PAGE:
Lufkin fake lawyer back in jail for probation violations

Kimberly Giacone (Source: Angelina County Jail)
Kimberly Giacone (Source: Angelina County Jail)

LUFKIN, TX (KTRE) - A 32-year-old Lufkin woman who illegally posed as a lawyer is back in the Angelina County Jail on a MTAG warrant. Kimberly Raven Giacone was arrested in Gillespie County back in February on a theft of service charge.

"I'm not sure why it took almost seven months to get her here, unless they disposed of her case there and she had to serve jail time" said Dustin Fore, a supervisor for Angelina County's adult Probation Department.

Giacone is being held in the Angelina County Jail on a third-degree felony charge of holding oneself out as a lawyer, and state-jail felony charges of theft and credit card/debit card abuse. She also has two outside agency holds for Class B misdemeanor theft by check.

Giacone's bail has been set at a total of $5,000 for the two theft by check charges. No bail has been set for the felony charges.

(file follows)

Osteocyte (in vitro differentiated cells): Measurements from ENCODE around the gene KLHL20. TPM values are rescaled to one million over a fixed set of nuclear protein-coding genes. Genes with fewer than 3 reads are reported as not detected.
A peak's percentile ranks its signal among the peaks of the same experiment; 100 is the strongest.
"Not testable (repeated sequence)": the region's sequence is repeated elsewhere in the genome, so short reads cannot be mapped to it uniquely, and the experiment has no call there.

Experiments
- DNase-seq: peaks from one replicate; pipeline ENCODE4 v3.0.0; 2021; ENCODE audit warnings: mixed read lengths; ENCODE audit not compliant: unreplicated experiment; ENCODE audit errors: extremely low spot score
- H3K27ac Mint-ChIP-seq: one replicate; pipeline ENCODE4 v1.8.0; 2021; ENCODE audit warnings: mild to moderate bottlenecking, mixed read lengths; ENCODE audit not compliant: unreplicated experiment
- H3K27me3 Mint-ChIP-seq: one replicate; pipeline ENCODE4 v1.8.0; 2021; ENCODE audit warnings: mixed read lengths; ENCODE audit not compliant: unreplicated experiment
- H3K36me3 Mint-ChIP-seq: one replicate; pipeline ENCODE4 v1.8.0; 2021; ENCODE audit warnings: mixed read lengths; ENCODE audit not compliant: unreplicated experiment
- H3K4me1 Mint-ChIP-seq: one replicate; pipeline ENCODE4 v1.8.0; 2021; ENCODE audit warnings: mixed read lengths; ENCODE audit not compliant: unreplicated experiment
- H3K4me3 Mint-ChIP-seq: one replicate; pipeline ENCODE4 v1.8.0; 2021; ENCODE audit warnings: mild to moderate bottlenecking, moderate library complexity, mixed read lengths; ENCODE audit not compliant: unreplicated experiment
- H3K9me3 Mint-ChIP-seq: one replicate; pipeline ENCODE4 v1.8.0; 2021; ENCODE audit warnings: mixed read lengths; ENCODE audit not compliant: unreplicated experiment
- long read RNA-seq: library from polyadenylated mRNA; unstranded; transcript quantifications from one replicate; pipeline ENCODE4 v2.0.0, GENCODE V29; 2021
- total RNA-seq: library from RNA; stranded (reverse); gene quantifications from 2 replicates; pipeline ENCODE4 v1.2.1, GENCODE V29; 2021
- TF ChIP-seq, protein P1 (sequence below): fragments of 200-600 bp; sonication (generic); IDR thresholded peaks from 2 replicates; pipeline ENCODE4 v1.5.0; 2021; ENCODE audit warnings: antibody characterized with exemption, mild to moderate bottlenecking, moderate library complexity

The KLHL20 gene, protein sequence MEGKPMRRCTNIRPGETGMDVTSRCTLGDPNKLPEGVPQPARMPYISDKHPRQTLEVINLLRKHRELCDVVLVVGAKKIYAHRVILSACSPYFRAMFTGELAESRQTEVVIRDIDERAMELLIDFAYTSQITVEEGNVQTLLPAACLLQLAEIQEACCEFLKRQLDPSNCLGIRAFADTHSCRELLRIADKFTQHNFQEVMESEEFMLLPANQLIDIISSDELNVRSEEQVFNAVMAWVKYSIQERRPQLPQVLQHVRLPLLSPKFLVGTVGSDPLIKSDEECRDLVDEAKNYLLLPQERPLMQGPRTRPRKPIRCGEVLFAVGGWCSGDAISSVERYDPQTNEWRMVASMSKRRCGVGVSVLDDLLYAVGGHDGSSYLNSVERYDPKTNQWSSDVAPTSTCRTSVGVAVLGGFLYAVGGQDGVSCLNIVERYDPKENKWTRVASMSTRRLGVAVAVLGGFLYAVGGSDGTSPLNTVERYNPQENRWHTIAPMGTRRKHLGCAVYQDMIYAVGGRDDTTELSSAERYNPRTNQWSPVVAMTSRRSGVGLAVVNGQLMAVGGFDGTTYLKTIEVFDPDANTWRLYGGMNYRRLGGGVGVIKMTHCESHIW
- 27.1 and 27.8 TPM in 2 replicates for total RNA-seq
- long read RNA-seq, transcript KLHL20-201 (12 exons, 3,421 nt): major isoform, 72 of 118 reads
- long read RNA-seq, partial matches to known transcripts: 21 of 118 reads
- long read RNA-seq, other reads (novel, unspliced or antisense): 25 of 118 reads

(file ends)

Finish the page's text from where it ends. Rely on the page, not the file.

Fore said Giacone "disappeared." The MTAG warrant issued because Giacone failed to report, failed to maintain employment, failed to allow home visits, left Gillespie County without permission, failed to notify authorities of her residence change, failed to attend a judicial hearing, and failed to write an apology letter to her victim.

Working from "collateral contacts and phone tips from Gillespie County," Angelina County authorities learned that Giacone went from Gillespie County to Rockport and then back to Gillespie County. Then she went to Diboll and Jasper before she returned to Gillespie County.

In March 2012, Giacone received shock probation in March 2012, after serving five months in prison. Judge Gerald Goodwin  released her from prison and ordered that she serve out the remainder of her 8-year sentence in probation.

Giacone was arrested in August 2011 on a charge of falsely holding oneself out as a lawyer, after it was discovered she told someone she was an attorney and accepted $336 to help the man get his son transferred out of the state prison system and into Rusk State Hospital, so that he could get a psychiatric evaluation.

Judges use shock probation as a way of "shocking" a convict into changing their ways.

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